Smile on her face.
She could have at least cried to tip me off.

It took more than five minutes to scrub her down in the bathroom.
I was late.

Caroline's pre-school teacher was very understanding.

The offending pants are on the front porch this morning, because the offending mother was more likely to soak them with gasoline and light a match than scrub them at the end of her frantic day.

I'll wait to deal with it until after I've had a piece of the bread I just took out of the oven.
My only proof (just now) that sometimes I can do some things right.

Wednesday, January 6, 2010

For Naomi - On Her Birthday



I am no poet.

Alas, I hereby beg the pardon of you who write poetry; my Dad, and Chani.
And you who read it with an ear for letting it "live in you"; my Dad and Chani...and most of the rest of us.

I beg this pardon for the poem I intend to share.

Which I share
Only because Aubrey wrote so beautifully this morning about her first daughter who turned 12 yesterday. Who is a lady in every respect.
She blooms.
Oh, how this little girl blooms.

Aubrey speaks of a photograph I took in 1997. This image I captured on 35mm, black and white, Ilford film that had been purchased in a large roll that was manually wound up into a used film canister in a dark closet so as not to expose it prematurely to light. I clicked with a fully metal, fully manual Nikon F3HP.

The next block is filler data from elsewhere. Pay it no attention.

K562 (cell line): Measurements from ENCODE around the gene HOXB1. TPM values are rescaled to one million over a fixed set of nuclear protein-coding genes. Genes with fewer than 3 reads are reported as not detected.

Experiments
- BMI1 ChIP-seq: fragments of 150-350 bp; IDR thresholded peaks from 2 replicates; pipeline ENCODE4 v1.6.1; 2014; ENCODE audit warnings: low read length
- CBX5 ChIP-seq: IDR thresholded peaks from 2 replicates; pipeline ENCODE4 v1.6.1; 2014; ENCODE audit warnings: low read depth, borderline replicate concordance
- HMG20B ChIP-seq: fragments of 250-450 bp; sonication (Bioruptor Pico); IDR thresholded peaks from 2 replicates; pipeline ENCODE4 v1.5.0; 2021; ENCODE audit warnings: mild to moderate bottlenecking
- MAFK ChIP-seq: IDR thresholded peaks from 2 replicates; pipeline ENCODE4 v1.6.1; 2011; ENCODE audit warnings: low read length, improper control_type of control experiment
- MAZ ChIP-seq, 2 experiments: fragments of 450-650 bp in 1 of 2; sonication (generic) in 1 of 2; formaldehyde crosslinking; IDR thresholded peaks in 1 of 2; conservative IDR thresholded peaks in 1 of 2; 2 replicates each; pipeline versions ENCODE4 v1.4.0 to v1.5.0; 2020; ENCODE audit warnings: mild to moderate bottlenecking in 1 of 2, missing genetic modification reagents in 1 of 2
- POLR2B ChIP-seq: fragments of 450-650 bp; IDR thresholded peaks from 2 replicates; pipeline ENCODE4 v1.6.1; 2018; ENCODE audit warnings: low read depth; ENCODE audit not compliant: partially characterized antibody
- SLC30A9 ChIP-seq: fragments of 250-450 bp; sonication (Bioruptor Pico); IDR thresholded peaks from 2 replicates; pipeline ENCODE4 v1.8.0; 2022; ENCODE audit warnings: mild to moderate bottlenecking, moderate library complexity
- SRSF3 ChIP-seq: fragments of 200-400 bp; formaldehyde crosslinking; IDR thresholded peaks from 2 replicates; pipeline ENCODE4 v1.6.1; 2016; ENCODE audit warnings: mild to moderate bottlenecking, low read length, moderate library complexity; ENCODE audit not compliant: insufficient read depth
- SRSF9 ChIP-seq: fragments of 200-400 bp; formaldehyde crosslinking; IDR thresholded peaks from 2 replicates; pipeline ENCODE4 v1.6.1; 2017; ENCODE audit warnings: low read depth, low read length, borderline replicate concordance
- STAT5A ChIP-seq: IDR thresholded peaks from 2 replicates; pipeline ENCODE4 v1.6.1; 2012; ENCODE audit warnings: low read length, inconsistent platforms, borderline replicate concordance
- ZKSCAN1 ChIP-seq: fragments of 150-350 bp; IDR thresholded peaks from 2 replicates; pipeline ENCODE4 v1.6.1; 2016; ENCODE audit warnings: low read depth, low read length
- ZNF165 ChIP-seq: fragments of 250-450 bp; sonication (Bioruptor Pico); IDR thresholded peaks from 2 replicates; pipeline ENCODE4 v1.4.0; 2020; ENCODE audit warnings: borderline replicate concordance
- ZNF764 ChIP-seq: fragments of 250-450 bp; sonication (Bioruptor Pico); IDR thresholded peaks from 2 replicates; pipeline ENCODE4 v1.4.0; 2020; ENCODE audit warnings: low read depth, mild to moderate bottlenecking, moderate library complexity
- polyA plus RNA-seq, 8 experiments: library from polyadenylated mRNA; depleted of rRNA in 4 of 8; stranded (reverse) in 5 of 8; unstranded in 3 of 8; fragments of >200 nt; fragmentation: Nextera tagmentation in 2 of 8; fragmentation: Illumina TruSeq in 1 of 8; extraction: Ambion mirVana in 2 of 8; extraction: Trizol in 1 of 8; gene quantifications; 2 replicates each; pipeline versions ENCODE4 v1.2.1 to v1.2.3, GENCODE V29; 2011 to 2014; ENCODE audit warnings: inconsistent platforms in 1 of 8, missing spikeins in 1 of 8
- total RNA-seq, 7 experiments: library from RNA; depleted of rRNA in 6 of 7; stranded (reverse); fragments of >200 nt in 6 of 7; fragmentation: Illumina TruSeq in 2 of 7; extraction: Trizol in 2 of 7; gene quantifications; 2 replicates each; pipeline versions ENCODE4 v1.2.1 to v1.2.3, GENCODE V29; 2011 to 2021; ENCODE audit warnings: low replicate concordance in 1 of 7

Those were the days before omni-digital.
I set the shutter speed.
I set the aperture.
I set the moment of our realization of the possibility of Naomi, in stone.

I took that picture when you, Naomi, were the spark of life itself.
and dividing...
and dividing asunder...
the philosophies of man that would have me believe that the hand of God played no part in the orchestration of you.
But He did.

Then I wrote a poem.

Which I do sometimes...shrouded in the pages of journals rarely opened by hands other than my own.

I prefer prose -the blessed meadow with no barbed wire, strong-arming me into submission.
Prose is...eating chocolate chip cookies and milk in my pajamas and slippers.
Poetry is...singing "Both Sides Now" on karaoke in front of Joni.
One is less comfortable than the other.

If the the photo were taken in the age of digital, I would place it here to couple it with this poem. If it were taken in the age of digital it would be a more beautiful photo with with two clicks of my mouse. Instead it is a black and white rendering of my mother braiding my sister, Aubrey's hair while sitting at the table in the kitchen of the home we grew up in. It is slightly over exposed and lacks the contrast Picasa grants me regularly on the photos I take the age of digital.